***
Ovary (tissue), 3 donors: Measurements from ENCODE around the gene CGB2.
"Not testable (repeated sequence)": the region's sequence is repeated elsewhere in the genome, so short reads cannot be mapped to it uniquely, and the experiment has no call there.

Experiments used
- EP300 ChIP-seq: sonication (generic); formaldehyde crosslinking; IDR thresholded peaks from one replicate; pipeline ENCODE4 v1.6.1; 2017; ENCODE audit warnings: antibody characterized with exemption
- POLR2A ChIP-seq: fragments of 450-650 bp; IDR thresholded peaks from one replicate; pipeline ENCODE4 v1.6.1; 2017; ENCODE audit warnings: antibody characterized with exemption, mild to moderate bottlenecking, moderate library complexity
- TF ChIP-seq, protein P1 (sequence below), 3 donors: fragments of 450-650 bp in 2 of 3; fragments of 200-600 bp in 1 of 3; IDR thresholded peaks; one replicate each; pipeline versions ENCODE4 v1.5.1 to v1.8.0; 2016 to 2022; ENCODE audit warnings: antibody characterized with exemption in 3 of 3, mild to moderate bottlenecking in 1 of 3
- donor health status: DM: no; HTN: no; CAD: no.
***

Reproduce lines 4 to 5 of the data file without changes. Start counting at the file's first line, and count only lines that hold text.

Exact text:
- EP300 ChIP-seq: sonication (generic); formaldehyde crosslinking; IDR thresholded peaks from one replicate; pipeline ENCODE4 v1.6.1; 2017; ENCODE audit warnings: antibody characterized with exemption
- POLR2A ChIP-seq: fragments of 450-650 bp; IDR thresholded peaks from one replicate; pipeline ENCODE4 v1.6.1; 2017; ENCODE audit warnings: antibody characterized with exemption, mild to moderate bottlenecking, moderate library complexity